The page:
In a third-person novel I am writing, one of the characters has a very significant dream that I would like to transcribe. The problem is, I would like to focus on the character's reaction to the events in the dream, but do not know whether it is realistic to have her reacting as the dream is happening, or have her react to the specific events in the dream after she wakes up.


[while dreaming] Rhea understands what this dream is now. It's how Dr. Evans imagines it will be once he has the kids under his control. Even so, only in his dreams would he ever be able to call Colton "son" without getting hit. Colton replies with a terse nod, showing that he doesn't desire to return the feeling. It encourages her to know that even in Evans' dreams, Colton isn't comfortable being referred to as "son" by this man.


After Rhea wakes up, despite the unsettling images she has just witnessed, she finds a small amount of solace in the fact that even in Evans' warped dream reality, Colton still wasn't comfortable by being referred to as son by that man. Especially since, in real life, her brother would most likely attack the man if he ever attempted to refer to him as such.

So, simply put, should I write the dream sort of like a flashback, merely narrating what happened and then have her wake up and analyze it, or write the dream like normal narration and show the character's reactions as the dream events happen?

(I should mention that this character has the ability to see dreams that are not her own, and knows when she is dreaming, and when the dream is not hers, even though she cannot interact with the dream-world or control her actions within it.)

4 Answers 4


I would go with the first option. It's my understanding that's not Rhea ' s dream, but it's someone she knows well. Depending on the character, they would or would not tell the person they saw their dream. I feel as though the second option works well in scenes like they didn't know what the dream was about, or if you want to show other character's reactions to the dream. But I would go with the first option if I was you.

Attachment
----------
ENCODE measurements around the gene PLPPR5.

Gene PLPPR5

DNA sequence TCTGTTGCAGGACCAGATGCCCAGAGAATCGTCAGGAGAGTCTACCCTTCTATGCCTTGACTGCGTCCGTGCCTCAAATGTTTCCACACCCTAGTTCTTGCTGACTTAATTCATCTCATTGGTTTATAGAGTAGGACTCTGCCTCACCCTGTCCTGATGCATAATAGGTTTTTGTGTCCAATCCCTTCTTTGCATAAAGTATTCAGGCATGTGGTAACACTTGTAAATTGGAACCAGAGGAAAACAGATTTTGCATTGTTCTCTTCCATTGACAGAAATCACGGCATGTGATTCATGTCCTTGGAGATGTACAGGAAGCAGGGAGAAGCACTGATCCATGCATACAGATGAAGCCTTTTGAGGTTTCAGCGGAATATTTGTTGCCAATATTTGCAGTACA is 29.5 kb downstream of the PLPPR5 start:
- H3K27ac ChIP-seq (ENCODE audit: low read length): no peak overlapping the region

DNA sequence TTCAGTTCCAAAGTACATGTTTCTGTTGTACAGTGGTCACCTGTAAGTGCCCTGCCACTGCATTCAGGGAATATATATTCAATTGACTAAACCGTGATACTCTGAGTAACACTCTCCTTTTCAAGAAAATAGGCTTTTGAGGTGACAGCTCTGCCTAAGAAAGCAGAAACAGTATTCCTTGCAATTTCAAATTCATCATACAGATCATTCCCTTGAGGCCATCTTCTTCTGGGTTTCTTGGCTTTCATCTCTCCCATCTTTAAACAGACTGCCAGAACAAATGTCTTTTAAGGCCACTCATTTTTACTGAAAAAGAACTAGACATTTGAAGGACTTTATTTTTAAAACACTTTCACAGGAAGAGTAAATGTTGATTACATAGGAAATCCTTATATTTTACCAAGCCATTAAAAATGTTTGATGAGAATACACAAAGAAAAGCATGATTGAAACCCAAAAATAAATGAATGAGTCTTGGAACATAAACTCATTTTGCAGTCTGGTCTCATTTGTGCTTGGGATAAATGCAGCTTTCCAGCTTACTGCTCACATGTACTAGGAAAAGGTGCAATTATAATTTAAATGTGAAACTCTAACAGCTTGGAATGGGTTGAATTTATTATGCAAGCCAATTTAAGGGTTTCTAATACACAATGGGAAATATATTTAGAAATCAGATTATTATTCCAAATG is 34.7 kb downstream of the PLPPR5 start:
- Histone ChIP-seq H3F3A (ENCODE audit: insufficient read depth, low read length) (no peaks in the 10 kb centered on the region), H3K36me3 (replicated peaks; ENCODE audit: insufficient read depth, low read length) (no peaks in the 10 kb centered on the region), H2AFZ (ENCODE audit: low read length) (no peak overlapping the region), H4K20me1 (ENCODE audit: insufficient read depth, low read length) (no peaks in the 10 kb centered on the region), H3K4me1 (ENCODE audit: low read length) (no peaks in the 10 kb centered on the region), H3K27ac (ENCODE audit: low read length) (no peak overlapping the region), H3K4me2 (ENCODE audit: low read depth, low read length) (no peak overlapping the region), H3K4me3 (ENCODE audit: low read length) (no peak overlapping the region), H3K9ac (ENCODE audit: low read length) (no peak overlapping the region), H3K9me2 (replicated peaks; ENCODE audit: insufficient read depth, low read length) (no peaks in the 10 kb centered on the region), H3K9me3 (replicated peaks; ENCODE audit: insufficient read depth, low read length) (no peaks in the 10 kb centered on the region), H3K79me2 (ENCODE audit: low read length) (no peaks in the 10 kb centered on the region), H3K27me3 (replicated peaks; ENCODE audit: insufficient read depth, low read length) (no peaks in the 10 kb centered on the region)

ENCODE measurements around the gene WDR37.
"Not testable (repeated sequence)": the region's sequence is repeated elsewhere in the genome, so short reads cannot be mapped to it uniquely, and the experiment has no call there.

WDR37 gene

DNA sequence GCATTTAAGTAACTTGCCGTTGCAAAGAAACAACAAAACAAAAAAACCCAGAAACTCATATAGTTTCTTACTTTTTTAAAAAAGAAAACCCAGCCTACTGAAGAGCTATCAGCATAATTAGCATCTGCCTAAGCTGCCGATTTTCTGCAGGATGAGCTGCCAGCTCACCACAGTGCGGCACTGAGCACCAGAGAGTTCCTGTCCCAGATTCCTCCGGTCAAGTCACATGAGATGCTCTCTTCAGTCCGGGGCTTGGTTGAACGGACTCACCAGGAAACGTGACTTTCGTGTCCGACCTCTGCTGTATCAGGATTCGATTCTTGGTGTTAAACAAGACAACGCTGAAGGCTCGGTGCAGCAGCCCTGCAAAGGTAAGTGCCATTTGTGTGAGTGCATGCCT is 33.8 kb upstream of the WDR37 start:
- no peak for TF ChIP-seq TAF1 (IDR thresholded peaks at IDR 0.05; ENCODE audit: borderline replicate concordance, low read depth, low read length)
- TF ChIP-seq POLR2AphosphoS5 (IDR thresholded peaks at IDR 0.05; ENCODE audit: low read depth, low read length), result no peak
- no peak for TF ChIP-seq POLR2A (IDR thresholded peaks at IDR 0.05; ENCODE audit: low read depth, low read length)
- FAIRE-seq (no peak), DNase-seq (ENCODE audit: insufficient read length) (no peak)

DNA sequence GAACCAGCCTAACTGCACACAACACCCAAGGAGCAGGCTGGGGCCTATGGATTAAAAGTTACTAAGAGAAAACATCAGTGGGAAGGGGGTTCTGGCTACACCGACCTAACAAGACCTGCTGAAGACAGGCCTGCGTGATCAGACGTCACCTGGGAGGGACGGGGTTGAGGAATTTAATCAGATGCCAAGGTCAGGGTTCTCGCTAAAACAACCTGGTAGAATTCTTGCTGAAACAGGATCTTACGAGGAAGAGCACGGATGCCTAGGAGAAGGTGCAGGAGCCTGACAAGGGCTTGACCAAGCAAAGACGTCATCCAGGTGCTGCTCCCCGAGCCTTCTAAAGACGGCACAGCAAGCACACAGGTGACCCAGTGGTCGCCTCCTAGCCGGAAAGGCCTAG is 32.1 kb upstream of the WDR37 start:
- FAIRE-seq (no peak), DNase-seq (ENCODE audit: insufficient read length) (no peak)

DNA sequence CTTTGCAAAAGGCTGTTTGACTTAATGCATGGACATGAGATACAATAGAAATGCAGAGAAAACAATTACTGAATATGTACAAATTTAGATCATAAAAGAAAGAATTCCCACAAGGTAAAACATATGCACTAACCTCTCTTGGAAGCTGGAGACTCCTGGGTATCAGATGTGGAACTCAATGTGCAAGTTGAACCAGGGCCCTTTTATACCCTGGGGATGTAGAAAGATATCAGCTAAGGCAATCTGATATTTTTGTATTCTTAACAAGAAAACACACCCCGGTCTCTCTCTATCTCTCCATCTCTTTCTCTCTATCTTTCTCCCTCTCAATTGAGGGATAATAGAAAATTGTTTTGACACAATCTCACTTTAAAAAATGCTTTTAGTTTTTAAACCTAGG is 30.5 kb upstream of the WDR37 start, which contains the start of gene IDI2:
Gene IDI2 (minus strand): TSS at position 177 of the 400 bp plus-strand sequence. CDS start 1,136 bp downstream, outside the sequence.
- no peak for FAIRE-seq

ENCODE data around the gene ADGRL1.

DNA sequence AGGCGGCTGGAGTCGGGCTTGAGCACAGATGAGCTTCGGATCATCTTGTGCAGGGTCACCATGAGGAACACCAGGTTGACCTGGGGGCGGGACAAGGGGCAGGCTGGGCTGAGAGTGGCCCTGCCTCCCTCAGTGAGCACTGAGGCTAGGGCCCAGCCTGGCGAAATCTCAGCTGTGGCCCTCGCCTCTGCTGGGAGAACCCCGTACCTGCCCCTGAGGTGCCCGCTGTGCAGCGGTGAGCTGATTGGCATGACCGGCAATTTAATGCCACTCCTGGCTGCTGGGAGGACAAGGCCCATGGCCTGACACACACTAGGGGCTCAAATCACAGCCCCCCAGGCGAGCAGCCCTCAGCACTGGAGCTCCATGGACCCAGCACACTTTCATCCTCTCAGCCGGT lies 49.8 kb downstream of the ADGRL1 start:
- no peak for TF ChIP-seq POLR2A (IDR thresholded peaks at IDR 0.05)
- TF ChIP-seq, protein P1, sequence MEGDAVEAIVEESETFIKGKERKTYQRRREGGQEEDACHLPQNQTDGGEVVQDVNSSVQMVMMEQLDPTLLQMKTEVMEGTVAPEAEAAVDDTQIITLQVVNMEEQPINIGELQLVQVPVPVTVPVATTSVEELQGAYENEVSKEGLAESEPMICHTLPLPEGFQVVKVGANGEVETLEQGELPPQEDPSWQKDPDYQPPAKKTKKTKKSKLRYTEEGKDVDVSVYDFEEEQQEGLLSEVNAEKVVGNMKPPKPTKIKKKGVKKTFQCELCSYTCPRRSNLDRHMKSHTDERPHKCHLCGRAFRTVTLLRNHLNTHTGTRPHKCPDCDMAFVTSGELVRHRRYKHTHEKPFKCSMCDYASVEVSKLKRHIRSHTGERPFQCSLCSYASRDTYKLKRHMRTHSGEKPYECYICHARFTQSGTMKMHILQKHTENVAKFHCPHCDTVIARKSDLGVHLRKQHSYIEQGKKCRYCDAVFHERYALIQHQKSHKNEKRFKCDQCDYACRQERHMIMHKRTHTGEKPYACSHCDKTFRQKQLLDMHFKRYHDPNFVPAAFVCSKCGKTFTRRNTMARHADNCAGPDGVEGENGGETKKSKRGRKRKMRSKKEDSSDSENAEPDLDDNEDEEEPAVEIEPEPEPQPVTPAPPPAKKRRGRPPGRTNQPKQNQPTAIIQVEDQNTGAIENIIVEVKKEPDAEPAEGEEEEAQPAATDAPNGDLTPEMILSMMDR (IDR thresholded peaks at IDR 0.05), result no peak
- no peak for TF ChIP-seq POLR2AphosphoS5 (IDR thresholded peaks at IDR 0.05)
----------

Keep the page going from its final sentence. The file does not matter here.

I hope this helped!

  • It did, thank you. But, the problem is that Rhea is also in the dream, so to differentiate between her narrating and her watching the dream version of herself should I use a phrase like "Dream-Rhea" or should I assume it's implied? Jun 19, 2016 at 3:15
  • @RELavender I would assume it would be implied, and if not, he reader would find out when she wakes up.
    – DJFluffy
    Jun 19, 2016 at 3:23

Your questions says that your character is having a non-lucid dream, yet in your first description, which is supposed to be in dream, it says "Rhea understands what this dream is now." That is exactly what a lucid dream is. I think your best option may be to describe what she is seeing and her reaction as if it is a normal scene and either her reaction within the dream that helps her realize she is dreaming (maybe she realizes her surroundings look fuzzy) or describe the scene and then describe her waking up and realizing it was all a dream.


Of the two writing samples, I found the first one terribly confusing, and the second one much clearer. If you do want to give a sense of how Rhea reacts to the dream while she is experiencing it, you should stick to what she is aware of at any given moment.

"Feeling better, son?" Dr Evans asks patronizingly, and Rhea braces for a violent response. Surprisingly, Colton responds instead with a tense nod. How can he stand to have that man call him "son"?

Only later, after she awakes, will Rhea understand that this is how Dr. Evans imagines it will be once he has the kids under his control.


Being a writer, I sometimes criticize the poor writing in my dreams while dreaming them, or note how a person or place is distorted from the real world example it is based on.

Sometimes I seem to make myself wake up from a dream that seems about to turn bad.

But don't ask us writers in the writers stack exchange, ask science experts in the science stack exchanges.

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